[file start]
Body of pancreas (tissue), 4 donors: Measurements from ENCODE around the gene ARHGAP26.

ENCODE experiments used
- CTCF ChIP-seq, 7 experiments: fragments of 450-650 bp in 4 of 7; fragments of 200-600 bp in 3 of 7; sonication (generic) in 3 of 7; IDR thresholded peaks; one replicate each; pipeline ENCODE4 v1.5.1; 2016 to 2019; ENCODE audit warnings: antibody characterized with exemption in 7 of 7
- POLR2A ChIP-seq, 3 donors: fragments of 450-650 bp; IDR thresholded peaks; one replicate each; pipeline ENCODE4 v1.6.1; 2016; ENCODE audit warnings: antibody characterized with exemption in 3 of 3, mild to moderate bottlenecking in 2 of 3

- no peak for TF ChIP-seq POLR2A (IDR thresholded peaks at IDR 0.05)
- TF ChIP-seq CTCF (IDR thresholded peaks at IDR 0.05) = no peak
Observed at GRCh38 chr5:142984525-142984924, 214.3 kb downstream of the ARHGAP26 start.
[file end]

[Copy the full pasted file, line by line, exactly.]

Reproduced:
Body of pancreas (tissue), 4 donors: Measurements from ENCODE around the gene ARHGAP26.

ENCODE experiments used
- CTCF ChIP-seq, 7 experiments: fragments of 450-650 bp in 4 of 7; fragments of 200-600 bp in 3 of 7; sonication (generic) in 3 of 7; IDR thresholded peaks; one replicate each; pipeline ENCODE4 v1.5.1; 2016 to 2019; ENCODE audit warnings: antibody characterized with exemption in 7 of 7
- POLR2A ChIP-seq, 3 donors: fragments of 450-650 bp; IDR thresholded peaks; one replicate each; pipeline ENCODE4 v1.6.1; 2016; ENCODE audit warnings: antibody characterized with exemption in 3 of 3, mild to moderate bottlenecking in 2 of 3

- no peak for TF ChIP-seq POLR2A (IDR thresholded peaks at IDR 0.05)
- TF ChIP-seq CTCF (IDR thresholded peaks at IDR 0.05) = no peak
Observed at GRCh38 chr5:142984525-142984924, 214.3 kb downstream of the ARHGAP26 start.